Now that the weather is warming and the winter’s ice is melting wood frogs are emerging to mate and lay their eggs. The male wood frogs’ duck-like quacking calls can be heard where there are seasonal pools or wetlands in wooded areas. Often the pools contains large numbers of calling males; the females, apparently attracted to the calls, make their way to the pools where the males quickly grasp them in a nuptial embrace called amplexus. Wood frogs are normally a shade of brown with a darker, almost black, raccoon-like mask; they spend the warm months feeding on the forest floor. Wood frog egg masses are gelatinous masses in seasonal pools; as the embryos grow they appear as black spots within the eggs.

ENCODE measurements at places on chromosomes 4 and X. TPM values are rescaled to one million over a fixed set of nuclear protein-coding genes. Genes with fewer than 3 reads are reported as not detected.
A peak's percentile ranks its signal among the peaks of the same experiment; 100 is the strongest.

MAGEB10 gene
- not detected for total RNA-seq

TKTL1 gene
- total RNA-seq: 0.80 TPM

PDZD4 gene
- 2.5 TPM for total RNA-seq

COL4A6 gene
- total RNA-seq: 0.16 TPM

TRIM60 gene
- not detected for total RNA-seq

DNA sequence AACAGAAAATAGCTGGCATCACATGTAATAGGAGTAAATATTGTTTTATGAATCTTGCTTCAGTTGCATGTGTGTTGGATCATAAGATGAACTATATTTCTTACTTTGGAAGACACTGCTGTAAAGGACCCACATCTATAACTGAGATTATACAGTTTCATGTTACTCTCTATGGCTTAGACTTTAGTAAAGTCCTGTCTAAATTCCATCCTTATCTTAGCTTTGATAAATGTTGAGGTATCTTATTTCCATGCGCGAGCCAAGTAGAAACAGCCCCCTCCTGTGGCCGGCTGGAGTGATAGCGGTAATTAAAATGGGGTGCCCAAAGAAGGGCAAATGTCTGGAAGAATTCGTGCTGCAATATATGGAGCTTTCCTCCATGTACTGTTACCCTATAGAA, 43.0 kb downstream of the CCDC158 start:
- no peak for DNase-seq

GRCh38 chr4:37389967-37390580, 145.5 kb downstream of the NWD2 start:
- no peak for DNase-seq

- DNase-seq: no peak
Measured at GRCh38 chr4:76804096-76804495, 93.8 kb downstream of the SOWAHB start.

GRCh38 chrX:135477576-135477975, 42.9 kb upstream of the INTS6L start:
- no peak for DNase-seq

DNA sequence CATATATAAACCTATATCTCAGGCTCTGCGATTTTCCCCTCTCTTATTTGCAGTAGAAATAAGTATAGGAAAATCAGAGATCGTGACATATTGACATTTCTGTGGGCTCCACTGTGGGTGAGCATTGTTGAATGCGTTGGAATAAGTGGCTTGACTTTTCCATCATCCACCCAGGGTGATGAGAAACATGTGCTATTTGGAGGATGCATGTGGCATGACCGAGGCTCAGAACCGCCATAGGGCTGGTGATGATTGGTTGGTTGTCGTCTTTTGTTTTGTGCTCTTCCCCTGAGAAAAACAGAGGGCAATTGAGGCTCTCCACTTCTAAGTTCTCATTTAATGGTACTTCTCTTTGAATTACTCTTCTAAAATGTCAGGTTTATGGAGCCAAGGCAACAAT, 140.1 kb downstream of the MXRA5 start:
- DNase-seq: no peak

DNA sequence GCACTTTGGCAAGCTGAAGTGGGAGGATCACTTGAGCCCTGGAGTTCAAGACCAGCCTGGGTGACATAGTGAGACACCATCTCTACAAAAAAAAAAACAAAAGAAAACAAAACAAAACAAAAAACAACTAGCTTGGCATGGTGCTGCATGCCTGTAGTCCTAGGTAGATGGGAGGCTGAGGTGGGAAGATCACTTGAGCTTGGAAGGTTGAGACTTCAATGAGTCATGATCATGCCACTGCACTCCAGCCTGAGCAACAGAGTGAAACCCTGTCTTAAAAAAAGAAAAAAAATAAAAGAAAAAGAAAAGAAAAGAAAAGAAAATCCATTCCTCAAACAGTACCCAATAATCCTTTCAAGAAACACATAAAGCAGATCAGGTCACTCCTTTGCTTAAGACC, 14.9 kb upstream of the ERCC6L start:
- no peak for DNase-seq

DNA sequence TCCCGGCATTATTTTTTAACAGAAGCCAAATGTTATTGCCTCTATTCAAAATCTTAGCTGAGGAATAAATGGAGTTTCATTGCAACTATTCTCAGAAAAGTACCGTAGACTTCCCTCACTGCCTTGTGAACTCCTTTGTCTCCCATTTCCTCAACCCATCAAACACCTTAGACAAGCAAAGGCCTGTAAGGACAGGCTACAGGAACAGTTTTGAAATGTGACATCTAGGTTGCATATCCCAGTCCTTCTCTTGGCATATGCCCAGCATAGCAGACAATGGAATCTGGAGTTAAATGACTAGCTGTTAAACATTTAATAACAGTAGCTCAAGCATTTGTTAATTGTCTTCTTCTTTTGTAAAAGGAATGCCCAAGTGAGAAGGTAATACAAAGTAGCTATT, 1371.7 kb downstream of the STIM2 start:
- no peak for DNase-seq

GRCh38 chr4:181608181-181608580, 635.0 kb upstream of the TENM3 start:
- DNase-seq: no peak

Here’s a link to New Hampshire Public Television’s “Wildlife Journal Junior” where you can listen to a Wood Frog’s call.